Close this search box.

ct post: advocates: ct’s new covid vaccine plan could worsen inequities

Share This Post

Advocates: CT’s new COVID vaccine plan could worsen inequities

By Jordan Fenster | via CT Post

March 17, 2021


In an effort to allow those with high-risk medical conditions to jump the COVID vaccine line, advocates say the state may have pushed people in vulnerable communities to the back of the line.

Kenyatta Thompson, director of organizing for the Katal Center for Equity, Health, and Justice, said the state’s shift from a strictly age-based rollout is a “step in the right direction,” but how high-risk patients will be identified is a question she said needs to be answered.

Gov. Ned Lamont announced this week that everyone age 16 and over would be eligible on April 5, with prioritization for people with medical conditions that put them at a higher risk of COVID complications.

But questions persist if high-risk individuals would need a doctor’s note or medical records to get priority.

“There are communities where access to a primary care physician is difficult, and I think to ignore that would be disingenuous,” Thompson said. “There are people right now who don’t have access to a primary care physician.”

Answers to questions like that will be key, advocates say, if high-risk patients living in vulnerable communities won’t be left behind.

“Even though they are high risk, they might not be prioritized in this plan,” Thompson said.

State officials said Tuesday that vaccine providers would be in charge of the logistics and details. According to Ohm Deshpande, of Yale New Haven Hospital, those details are not yet fleshed out.

“There is no clarity yet,” he said. “The goal is to not have an inequitable process. Any sort of construct that we come up with will have to be equitable.”

The difficult question is determining what puts someone at higher risk of a severe COVID-19 infection.

The Centers for Disease Control and Prevention has a list of medical conditions that increase a patient’s risk of a severe reaction to the coronavirus infection, but there has been no agreement yet among Connecticut’s vaccine providers if that list will be followed, and how a patient might prove they are at greater risk.

People with pulmonary disorders, obesity, or who smoke cigarettes are considered “at risk,” according to the CDC, but Thompson noted that people of color have borne the brunt of the pandemic from the start, dying at greater rates from the virus than their white neighbors.

“I don’t even think we can take race out of this,” she said. “This is not a race-neutral issue.”

Kathy Flaherty, executive director of the Connecticut Legal Rights Project, said she was not in favor of the state’s initial age-based rollout, but this week’s shift without any “specificity” has raised some ire.

“Going back and forth with no guidance, no specificity about what any of that means,” she said. “I have people asking me what that means, and I’m like, ‘I have no clue, go ask the governor.’”

Flaherty said she expects any system designed to help people at risk because of a disability, a medical condition or race to be exploited.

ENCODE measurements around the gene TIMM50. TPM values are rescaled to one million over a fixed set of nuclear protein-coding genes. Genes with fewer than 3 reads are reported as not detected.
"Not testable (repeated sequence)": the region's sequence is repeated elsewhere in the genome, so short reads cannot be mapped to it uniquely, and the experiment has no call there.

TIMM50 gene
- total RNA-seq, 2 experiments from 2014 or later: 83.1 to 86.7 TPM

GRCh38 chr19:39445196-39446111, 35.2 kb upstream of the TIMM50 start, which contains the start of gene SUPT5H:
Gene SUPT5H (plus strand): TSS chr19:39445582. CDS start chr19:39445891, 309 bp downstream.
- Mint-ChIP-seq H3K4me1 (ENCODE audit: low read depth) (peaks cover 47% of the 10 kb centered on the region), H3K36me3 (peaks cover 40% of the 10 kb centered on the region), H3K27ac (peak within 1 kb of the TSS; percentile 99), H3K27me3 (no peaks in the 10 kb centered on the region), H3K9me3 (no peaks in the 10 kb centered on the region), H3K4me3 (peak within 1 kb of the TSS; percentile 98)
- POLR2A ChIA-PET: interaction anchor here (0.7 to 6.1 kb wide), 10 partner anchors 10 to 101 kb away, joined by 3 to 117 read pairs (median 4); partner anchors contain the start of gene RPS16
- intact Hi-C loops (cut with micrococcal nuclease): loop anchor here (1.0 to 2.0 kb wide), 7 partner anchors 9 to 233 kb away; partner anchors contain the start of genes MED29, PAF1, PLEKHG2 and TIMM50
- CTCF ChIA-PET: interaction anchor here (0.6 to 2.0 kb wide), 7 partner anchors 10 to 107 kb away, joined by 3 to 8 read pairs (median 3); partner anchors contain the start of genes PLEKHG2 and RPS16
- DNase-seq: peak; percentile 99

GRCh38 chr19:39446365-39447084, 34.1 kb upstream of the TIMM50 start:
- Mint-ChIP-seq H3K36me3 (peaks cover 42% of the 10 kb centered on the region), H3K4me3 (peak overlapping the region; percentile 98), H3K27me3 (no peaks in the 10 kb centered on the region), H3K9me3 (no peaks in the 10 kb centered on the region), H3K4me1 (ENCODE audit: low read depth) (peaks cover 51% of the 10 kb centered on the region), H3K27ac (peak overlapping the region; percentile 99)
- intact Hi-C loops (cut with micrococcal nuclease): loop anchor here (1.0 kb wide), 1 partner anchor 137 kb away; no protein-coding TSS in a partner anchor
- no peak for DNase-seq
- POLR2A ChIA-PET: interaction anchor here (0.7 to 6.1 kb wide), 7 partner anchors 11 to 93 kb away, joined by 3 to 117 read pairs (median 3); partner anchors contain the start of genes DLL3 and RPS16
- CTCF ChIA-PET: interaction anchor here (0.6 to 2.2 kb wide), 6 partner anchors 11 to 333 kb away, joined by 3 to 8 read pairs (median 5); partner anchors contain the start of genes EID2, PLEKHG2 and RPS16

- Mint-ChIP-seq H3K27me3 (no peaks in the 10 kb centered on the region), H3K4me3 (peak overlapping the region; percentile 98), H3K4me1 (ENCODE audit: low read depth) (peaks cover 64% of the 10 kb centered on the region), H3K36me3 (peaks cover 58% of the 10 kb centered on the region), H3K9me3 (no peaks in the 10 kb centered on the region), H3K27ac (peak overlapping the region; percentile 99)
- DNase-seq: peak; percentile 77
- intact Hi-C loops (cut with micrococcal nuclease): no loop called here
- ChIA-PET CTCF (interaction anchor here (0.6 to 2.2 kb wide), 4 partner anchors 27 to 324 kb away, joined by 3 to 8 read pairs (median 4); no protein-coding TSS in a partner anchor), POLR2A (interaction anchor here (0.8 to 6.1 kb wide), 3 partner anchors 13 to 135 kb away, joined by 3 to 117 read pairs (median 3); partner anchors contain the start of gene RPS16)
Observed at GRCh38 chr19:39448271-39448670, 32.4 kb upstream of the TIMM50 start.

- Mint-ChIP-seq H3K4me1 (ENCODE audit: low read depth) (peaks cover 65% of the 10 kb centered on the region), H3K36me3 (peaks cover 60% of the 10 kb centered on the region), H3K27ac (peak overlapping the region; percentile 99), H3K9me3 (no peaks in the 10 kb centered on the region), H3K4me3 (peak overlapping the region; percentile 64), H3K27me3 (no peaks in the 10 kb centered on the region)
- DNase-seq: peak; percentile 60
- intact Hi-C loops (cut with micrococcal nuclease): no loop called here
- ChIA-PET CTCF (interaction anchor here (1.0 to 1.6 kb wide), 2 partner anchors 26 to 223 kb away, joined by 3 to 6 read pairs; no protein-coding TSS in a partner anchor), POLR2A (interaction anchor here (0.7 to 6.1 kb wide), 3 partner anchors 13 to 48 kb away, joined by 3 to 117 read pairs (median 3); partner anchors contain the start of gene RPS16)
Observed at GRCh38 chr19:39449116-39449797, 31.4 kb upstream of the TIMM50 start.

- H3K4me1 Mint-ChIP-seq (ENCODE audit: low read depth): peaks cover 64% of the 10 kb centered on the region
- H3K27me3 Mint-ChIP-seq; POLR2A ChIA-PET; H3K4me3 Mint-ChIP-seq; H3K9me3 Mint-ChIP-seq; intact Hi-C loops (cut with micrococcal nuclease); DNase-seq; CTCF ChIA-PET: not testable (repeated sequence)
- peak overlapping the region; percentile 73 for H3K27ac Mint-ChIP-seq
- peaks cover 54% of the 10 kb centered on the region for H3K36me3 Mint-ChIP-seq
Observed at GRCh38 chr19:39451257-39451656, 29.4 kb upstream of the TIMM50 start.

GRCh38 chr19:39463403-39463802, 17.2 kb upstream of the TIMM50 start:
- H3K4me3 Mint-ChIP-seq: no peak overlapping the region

“We have laws to protect us that people with privilege will use to their advantage,” said Flaherty, who advocates for people with disabilities. “People of means will always figure out a way to manipulate a system to their advantage.”

As for how it will work, Deshpande said, “The simple answer is, I don’t know yet,” though equity will be “at the top of our list of priorities.”

“Just because you have a PCP (primary care physician) should not give you a leg up,” he said.

There have been efforts to prioritize ZIP codes in the state with a resident population considered vulnerable, those that fall high on the CDC’s social vulnerability index, and those goals “continue to be a strategic imperative,” Deshpande said.

But as providers now are structuring a system in which people more at risk have easier access to vaccines, those efforts will have to be “redoubled,” he said.

Requiring access to a primary care provider is one way a system could exacerbate existing health care inequities, Thompson said. People “should not be hindered by the fact that they don’t have a regular PCP.”

She and Flaherty suggested a sort of honor system, where a patient would schedule their own vaccine appointments and not be required to prove that they have a high-risk condition.

“What you could have done and what they did in other places is, you literally have people attest,” Flaherty said. “Will some people cheat? Yes, because some people always cheat.”

Jerry Smart, a community health worker in New Haven working with patients recently released from prison, said that lack of trust is also a concern.

“The Black and brown community really don’t trust the health care system,” he said.

There are issues accessing physicians and transportation, but people like Smart and Latoya Benton, a Bridgeport-based community health worker, often bridge that gap between patient and doctor.

“If you already have a doctor, it’s easy to prove what you have because it’s all in the records,” Benton said.

Another problem is finding those people who fall through the cracks, who have lost trust in the health care system or have no fixed address, and making sure they know they can get vaccinated sooner if they have a preexisting condition.

“Right now they’re trying to get the word out,” Benton said. “It’s harder for the community to know where to get the vaccine, and what days to get the vaccine.”

The solution, according to Smart, is not to ask people to go get a vaccine, but to send vaccines where the people are.

“Some people just don’t have cellphones. Some people don’t have addresses,” he said. “You have to get your troops out there, meet the people where they’re at. That’s how you have to do it.”

More To Explore